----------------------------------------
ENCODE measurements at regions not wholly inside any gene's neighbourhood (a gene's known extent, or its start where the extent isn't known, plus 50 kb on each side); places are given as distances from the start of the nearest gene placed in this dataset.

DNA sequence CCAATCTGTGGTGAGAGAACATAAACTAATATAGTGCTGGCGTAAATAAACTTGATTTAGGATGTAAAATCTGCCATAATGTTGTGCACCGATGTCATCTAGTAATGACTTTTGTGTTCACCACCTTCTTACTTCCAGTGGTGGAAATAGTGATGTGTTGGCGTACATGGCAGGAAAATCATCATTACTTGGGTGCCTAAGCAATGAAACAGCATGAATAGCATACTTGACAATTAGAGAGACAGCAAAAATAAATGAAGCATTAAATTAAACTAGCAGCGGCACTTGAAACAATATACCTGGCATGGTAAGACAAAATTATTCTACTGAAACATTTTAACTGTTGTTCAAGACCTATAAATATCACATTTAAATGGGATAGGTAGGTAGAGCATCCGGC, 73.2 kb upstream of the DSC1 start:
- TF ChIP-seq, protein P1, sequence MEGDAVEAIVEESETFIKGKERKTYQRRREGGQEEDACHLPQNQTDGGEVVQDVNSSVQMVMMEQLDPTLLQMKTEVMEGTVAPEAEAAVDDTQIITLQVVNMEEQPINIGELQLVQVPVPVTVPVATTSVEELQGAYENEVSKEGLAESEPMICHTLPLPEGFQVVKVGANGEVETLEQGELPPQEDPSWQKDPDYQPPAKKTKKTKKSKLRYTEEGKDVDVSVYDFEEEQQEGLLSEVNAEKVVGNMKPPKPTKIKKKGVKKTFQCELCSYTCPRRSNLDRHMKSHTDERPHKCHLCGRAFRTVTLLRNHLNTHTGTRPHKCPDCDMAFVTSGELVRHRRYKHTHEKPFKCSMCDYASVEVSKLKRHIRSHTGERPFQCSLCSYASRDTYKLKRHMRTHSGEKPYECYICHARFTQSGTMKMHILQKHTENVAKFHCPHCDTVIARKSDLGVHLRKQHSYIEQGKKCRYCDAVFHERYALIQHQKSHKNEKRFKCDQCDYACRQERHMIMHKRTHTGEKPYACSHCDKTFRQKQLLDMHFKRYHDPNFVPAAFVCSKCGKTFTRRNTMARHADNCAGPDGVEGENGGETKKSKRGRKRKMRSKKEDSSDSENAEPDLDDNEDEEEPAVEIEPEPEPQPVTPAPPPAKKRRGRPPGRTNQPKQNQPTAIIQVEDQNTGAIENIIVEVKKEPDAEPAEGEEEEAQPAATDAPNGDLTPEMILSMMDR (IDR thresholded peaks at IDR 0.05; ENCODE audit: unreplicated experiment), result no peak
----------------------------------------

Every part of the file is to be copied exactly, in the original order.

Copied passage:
ENCODE measurements at regions not wholly inside any gene's neighbourhood (a gene's known extent, or its start where the extent isn't known, plus 50 kb on each side); places are given as distances from the start of the nearest gene placed in this dataset.

DNA sequence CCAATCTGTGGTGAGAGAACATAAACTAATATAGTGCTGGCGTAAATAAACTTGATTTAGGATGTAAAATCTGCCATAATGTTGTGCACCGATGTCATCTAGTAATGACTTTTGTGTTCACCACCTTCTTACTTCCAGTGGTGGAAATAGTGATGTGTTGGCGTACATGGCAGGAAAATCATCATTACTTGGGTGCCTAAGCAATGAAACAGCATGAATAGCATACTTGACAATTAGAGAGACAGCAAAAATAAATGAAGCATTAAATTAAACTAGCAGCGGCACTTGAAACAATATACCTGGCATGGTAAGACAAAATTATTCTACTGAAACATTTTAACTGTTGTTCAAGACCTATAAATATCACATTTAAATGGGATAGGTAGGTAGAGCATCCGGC, 73.2 kb upstream of the DSC1 start:
- TF ChIP-seq, protein P1, sequence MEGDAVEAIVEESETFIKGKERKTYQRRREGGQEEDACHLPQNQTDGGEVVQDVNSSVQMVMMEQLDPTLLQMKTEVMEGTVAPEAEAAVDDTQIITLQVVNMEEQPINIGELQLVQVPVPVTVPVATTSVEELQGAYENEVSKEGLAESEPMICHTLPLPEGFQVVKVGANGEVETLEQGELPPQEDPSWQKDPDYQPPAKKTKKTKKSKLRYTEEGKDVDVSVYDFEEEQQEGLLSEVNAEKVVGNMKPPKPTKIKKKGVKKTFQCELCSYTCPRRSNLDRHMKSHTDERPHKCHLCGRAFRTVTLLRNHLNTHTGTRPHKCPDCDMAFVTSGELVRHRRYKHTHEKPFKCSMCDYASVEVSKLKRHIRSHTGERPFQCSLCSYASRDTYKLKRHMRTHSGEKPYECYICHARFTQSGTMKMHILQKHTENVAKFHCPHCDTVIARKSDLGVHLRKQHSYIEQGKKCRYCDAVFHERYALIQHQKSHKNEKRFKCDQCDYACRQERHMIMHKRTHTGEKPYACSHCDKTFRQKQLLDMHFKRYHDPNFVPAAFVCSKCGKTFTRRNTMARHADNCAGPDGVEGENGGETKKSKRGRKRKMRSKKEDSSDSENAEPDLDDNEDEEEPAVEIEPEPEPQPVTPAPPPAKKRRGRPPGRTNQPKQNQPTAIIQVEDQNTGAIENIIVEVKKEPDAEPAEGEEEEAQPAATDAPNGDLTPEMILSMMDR (IDR thresholded peaks at IDR 0.05; ENCODE audit: unreplicated experiment), result no peak